Chapter 3 -- Peter explains the divine logic in how we should look for the Lord's Return. We are in "the Last Days." What that phrase originally meant was that God has no unfinished business to complete before this fallen existence is terminated and His Son returns.

Peter notes that he has written this second letter to ensure his readers are mentally ready for what is coming. Minds that have been healed from the deadly imaginations of human thinking don't need teaching, merely encouragement to cling to their divine purpose: to serve the Spirit. What was it the Old Testament prophets warned us? What did Christ teach His Apostles? These Last Days would be filled with attacks against the truth. Those false teachers were no different than the rest of the human race, seeking to feed their own lusts. People always sought excuses for denying God's Laws. This was the real motive for mocking the promise of His Return.

So they denied Jesus was coming back. Had anything changed since Creation itself? Yes, it had. Peter points out that the Flood destroyed the entire human race, all but a handful of people. The Flood came simply on the basis of His Laws, never mind spiritual matters. That was an entirely different sort of world, which had not yet received much of His revelation, yet He held them accountable. Since then, we've had the Nation of Israel and the Son of God with all the Scriptures recording the meaning of those events. So, any future judgment will be the Final Judgment. Noah prophesied of doom and his audience mocked and waited 120 years for his prophecies to come true. Did that seem long? God is not here with us inside the fallen realm of time. As easily as we move our hands through the three dimensions of space, God moves His hand across the dimensions of time itself. Whatever excuse there might have been for those before the Flood, there is no excuse now, so the only reason for a delay is God's patience in dealing with a far greater culpability after the revelation of His Son.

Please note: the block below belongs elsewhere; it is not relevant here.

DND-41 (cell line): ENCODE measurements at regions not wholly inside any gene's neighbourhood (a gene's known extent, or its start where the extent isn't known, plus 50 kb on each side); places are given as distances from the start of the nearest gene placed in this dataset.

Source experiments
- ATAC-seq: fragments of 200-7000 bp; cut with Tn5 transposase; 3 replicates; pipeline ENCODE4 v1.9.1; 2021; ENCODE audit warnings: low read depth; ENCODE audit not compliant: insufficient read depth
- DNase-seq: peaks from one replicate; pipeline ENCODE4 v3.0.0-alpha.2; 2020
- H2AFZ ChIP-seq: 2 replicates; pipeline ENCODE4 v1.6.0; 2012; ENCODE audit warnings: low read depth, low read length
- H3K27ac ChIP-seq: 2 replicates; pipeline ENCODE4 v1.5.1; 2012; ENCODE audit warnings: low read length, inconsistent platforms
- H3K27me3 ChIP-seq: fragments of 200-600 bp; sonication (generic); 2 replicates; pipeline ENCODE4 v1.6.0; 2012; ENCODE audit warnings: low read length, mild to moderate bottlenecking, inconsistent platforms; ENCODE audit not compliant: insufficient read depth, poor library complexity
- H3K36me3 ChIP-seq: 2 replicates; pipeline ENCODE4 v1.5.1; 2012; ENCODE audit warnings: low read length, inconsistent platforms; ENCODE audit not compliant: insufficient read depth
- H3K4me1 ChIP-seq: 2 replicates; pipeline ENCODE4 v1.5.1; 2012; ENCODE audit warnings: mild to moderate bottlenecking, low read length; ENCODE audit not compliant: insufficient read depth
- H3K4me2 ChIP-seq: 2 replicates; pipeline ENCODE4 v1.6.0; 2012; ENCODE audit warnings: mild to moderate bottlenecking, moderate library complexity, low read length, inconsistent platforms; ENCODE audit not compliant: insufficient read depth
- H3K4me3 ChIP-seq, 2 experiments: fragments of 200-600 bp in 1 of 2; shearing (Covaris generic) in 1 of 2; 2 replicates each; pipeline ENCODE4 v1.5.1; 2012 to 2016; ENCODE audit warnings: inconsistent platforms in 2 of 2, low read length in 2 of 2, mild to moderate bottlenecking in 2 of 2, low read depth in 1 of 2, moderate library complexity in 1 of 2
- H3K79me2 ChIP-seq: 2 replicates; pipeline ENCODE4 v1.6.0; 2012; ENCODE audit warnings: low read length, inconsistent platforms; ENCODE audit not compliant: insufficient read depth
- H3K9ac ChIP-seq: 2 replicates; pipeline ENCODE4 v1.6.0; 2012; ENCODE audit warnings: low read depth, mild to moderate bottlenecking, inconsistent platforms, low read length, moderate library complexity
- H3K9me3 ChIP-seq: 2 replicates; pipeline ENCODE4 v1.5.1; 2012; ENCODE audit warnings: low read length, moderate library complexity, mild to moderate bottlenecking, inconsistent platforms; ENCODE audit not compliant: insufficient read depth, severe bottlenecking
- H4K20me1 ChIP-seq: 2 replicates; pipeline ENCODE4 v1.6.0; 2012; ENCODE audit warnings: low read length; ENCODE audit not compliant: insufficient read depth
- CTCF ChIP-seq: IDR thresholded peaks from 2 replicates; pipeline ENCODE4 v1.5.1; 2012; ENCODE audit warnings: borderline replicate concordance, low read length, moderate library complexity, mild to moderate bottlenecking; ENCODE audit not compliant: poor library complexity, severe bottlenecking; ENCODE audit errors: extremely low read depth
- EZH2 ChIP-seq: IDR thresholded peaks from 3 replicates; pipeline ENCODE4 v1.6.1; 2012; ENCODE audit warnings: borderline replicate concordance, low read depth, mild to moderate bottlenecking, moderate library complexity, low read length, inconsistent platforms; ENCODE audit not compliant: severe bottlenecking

No human mind is capable of estimating when He will return. What a day it will be, that Final Day! Everything you see in the sky above you, the whole universe, will simply disappear with such a noise, no one living will mistake what it is. Indeed, the earth under our feet and everything we know will dissolve in a blaze. It could be any moment, utterly disconnected from any omens on this human plane. So, what does it take for us to remain ever ready for that moment? One does not take a vacation from holiness.

We cannot imagine what a vast and dramatic change it will be, this New Heaven and New Earth. It will be of a divine character. If we want to be ready, we need to practice that divine character within ourselves. Paul Himself has written extensively about this Return of Christ. Who can understand such things? Those determined to walk in the flesh have twisted his words as they have all other Scriptures. Don't follow them. Don't forget how your minds have been kicked off the throne and made to serve the Spirit of God in your spirits. Fundamental issues have already been decided before they come to your brain, so thinking is merely a matter of implementing the truth revealed.